Appel: ANLP/NAACL 2000 Workshop

Philippe Blache pb at
Wed Dec 22 12:53:55 UTC 1999

From: Priscilla Rasmussen <rasmusse at>

Syntactic and Semantic Complexity in Natural Language Processing Systems

The last decade has seen an explosion in the work done in the development
of robust natural language processing systems.  A common methodology used in
building these systems has been to analyze a sample of the data available
(either manually, or automatically for training statistical systems), build
statistical/heuristical schemas based upon the analysis, and test the system
on a blind sample of the data.  Due to this commonly used paradigm, an
important area of research that has not been given the attention it deserves
the estimation of syntactic and semantic complexity faced by these systems
the tasks they perform.

At the AAAI 1999 Fall Symposium on Question Answering Systems, the problem
semantic complexity, a topic of a 90 minutes panel, motivated a lot of
and discussion. To continue the investigation of this important issue, in
workshop, we will address the question of complexity as it pertains to the
syntax and semantics of natural language.  In particular, the workshop will
seek to address the following areas:

1) How can we model syntactic and semantic complexity for formal models of
   natural language?
2) How does complexity impact acquisition of semantic and conceptual
3) How does syntactic and semantic complexity impact document classification
   information and text retrieval tasks?
4) How do statistical clustering approaches compare to knowledge-based
   approaches at partitioning and quantifying the semantic space in a
5) Concerning NLP systems that are deployed in the field, how can we
   the information extraction task and QA task in ways similar to what is
   currently done with IR tasks and algorithms?
6) How does the estimation of syntactic and semantic complexity impact the
   evaluation of such systems?
7) Can syntactic and semantic complexity coupled with a history of the past
   performance of a system be used to predict future performance of the
   on a different data set?

The workshop invites short papers, full-length papers, proposals for panel
discussions, and position statements that deal with any aspect of syntactic
and/or semantic complexity of NLP systems.  In particular, the workshop is
interested in addressing the following topics:
    - estimation of the syntactic and semantic complexity of specific NLP
    - semantic complexity and world knowledge
    - role of syntactic and semantic complexity in system design and testing
    - syntactic and semantic complexity and its role in the evaluation of
    - use of syntactic and semantic complexity as a performance predictor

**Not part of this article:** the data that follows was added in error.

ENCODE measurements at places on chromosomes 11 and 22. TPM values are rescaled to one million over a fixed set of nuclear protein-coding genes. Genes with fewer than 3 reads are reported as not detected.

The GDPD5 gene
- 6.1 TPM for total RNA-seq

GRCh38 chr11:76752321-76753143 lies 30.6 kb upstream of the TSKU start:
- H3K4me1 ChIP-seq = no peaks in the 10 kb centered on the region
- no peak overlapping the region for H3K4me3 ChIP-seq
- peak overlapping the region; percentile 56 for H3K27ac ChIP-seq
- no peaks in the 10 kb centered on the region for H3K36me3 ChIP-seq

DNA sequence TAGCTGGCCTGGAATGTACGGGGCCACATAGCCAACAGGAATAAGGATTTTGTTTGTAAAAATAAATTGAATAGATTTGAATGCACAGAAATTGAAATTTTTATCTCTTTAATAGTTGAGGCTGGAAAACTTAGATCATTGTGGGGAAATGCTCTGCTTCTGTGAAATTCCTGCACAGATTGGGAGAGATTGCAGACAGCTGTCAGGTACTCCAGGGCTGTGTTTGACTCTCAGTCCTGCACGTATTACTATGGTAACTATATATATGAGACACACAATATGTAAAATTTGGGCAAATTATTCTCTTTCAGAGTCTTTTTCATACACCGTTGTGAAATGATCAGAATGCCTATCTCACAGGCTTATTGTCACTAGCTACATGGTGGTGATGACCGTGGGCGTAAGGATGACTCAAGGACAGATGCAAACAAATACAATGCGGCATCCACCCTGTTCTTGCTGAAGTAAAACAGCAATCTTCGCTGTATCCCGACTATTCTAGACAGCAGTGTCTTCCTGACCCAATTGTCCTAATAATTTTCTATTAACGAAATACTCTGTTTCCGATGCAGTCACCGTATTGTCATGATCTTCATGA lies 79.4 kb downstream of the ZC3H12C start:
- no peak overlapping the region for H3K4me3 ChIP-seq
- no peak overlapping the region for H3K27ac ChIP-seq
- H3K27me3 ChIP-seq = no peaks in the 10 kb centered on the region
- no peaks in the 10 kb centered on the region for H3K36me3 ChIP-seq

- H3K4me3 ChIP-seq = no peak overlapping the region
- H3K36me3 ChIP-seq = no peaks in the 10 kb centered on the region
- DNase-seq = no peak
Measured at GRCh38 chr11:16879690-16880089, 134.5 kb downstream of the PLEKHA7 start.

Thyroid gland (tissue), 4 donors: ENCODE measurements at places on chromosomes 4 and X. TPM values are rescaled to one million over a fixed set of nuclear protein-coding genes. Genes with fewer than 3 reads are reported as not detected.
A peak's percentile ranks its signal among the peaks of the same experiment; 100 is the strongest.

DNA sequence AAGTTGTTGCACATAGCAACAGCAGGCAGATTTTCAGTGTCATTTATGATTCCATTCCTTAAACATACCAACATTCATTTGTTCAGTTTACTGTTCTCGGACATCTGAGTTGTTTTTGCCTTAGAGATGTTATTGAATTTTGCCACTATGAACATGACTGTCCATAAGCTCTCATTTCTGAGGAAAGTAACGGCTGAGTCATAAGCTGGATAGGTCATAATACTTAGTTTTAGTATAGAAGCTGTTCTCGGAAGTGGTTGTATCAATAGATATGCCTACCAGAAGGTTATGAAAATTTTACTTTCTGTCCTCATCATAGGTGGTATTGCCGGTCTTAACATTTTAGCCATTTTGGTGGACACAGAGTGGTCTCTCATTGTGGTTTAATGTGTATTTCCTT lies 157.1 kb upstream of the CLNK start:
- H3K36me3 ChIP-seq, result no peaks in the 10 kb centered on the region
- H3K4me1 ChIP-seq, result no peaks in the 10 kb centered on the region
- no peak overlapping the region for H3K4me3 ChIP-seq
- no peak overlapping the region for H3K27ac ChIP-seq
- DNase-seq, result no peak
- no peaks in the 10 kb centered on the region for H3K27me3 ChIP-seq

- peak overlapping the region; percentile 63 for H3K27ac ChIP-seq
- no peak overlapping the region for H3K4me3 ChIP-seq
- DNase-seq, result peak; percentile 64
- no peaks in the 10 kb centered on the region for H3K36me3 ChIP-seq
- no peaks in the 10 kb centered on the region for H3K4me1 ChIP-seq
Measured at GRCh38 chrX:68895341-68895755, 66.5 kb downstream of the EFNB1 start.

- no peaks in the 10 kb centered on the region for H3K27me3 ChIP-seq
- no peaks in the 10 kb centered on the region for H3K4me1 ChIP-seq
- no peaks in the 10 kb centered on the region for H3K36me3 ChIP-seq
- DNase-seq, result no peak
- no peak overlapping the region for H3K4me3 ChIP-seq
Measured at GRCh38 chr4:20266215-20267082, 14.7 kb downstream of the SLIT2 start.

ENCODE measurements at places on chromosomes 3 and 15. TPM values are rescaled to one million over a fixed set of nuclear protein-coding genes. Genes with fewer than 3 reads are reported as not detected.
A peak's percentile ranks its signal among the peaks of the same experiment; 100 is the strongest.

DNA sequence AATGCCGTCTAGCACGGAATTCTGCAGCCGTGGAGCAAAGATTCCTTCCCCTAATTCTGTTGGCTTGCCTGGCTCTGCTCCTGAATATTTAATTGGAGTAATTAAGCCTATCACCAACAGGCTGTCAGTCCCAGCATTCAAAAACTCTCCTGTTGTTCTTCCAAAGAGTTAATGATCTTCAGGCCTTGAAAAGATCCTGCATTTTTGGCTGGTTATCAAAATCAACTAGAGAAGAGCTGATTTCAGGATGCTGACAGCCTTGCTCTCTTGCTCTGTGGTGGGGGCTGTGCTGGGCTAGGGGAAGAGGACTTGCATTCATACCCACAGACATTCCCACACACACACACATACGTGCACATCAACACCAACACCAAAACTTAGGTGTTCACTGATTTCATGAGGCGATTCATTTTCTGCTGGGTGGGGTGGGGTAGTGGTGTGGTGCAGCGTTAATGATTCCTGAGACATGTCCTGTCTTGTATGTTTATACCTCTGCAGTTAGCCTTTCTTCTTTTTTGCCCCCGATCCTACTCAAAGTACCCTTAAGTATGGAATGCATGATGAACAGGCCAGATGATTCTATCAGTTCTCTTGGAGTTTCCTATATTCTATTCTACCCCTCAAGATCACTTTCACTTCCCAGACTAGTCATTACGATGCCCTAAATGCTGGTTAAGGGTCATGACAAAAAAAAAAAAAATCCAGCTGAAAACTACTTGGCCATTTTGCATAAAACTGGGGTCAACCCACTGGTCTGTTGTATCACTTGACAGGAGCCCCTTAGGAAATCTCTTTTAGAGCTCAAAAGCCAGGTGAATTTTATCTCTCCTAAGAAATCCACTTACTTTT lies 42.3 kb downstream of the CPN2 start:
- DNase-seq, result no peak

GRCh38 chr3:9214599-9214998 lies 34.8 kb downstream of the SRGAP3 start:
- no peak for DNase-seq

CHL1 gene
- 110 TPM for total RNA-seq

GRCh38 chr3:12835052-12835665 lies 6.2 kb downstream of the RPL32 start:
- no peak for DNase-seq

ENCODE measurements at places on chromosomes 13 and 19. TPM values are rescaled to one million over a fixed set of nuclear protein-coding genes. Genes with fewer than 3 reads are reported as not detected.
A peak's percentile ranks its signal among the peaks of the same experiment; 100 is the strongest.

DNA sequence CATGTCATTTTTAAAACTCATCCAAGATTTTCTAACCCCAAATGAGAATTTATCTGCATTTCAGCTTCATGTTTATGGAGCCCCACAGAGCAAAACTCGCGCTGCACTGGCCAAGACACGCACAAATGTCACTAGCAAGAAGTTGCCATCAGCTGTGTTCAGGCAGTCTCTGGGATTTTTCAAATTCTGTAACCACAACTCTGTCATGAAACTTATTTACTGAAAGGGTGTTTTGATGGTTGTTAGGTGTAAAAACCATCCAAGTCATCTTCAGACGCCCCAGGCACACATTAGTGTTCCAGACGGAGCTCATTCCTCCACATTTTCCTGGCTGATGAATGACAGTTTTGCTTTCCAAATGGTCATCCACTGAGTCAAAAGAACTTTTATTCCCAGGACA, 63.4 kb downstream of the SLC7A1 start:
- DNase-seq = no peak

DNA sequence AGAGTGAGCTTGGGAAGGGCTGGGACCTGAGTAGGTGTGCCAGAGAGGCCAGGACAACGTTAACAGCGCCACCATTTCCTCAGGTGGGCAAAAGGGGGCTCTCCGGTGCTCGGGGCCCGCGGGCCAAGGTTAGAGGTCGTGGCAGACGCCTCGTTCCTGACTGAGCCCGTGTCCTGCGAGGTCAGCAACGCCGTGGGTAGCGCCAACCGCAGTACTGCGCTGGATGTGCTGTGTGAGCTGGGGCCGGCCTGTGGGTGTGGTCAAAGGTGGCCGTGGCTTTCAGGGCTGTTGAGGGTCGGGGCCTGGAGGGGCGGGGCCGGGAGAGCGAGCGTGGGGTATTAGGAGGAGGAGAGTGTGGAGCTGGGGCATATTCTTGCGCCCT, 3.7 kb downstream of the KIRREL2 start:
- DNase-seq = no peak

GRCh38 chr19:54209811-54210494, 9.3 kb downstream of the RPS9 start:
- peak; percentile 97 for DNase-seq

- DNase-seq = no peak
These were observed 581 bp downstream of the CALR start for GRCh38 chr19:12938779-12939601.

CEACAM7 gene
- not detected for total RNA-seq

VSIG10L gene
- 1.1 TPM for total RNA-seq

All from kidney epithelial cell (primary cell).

- relationship between syntactic and semantic complexity


Paper submissions should consist of either a short paper (2000 words or
including references), a position statement (2000 words or less, including
references), or a full paper (5000 words or less, including references).
submission should include a separate title page providing the following
information: the title, the type of paper (short/position/full), the word
count, a short abstract, names and affiliations of all the authors, the full
address of the primary author (or alternate contact person), including
fax, and email.  Proposals for panels should consist of a short (upto 500
words) description of the proposed panel along with the names of the

Papers and proposals for panel discussions may be submitted by submitting
hard copies or one soft copy (ASCII, or PS) to:

Amit Bagga
General Electric CRD
Room K1-5C38B
1 Research Circle
Niskayuna, NY 12309.  USA
phone: 1-518-387-7077
email: bagga at


Paper submission deadline:                 February 7
Notification of acceptance of panels :     February 21
Notification of acceptance of papers :     February 28
Camera ready papers due:                   March 13

Amit Bagga
General Electric Corporate Research and Development
P.O. Box 8
Schenectady, NY 12301
bagga at
518-387-7077 (voice)
518-387-6845 (fax)

James Pustejovsky
Computer Science Department and Volen Center for Complex Systems
Brandeis University
Waltham, MA 02254-9110
jamesp at
781-736-2709 (voice)
781-736-2741 (fax)

Wlodek Zadrozny
IBM T.J. Watson Research Center
30 Saw Mill River Road
Hawthorne, NY 10532
wlodz at
914-784-7835 (voice)
914-784-7455 (fax)

Amit Bagga - GE CRD
Branimir Boguraev - IBM T.J. Watson Research Center
J-P Chanod (Xerox, Grenoble)
Shalom Lappin (Kings College, London);
Aravind Joshi (University of Pennsylvania)
Larry Moss (Indiana)
Rohit Parikh (CUNY),
Adam Pease (Teknowledge)
James Pustejovsky - Brandeis University
Wlodek Zadrozny - IBM T.J. Watson Research Center

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